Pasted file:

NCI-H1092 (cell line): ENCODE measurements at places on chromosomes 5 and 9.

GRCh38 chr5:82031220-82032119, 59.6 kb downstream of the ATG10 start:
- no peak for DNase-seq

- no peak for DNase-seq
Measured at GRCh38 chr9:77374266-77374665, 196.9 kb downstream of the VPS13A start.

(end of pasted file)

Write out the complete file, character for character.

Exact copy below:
NCI-H1092 (cell line): ENCODE measurements at places on chromosomes 5 and 9.

GRCh38 chr5:82031220-82032119, 59.6 kb downstream of the ATG10 start:
- no peak for DNase-seq

- no peak for DNase-seq
Measured at GRCh38 chr9:77374266-77374665, 196.9 kb downstream of the VPS13A start.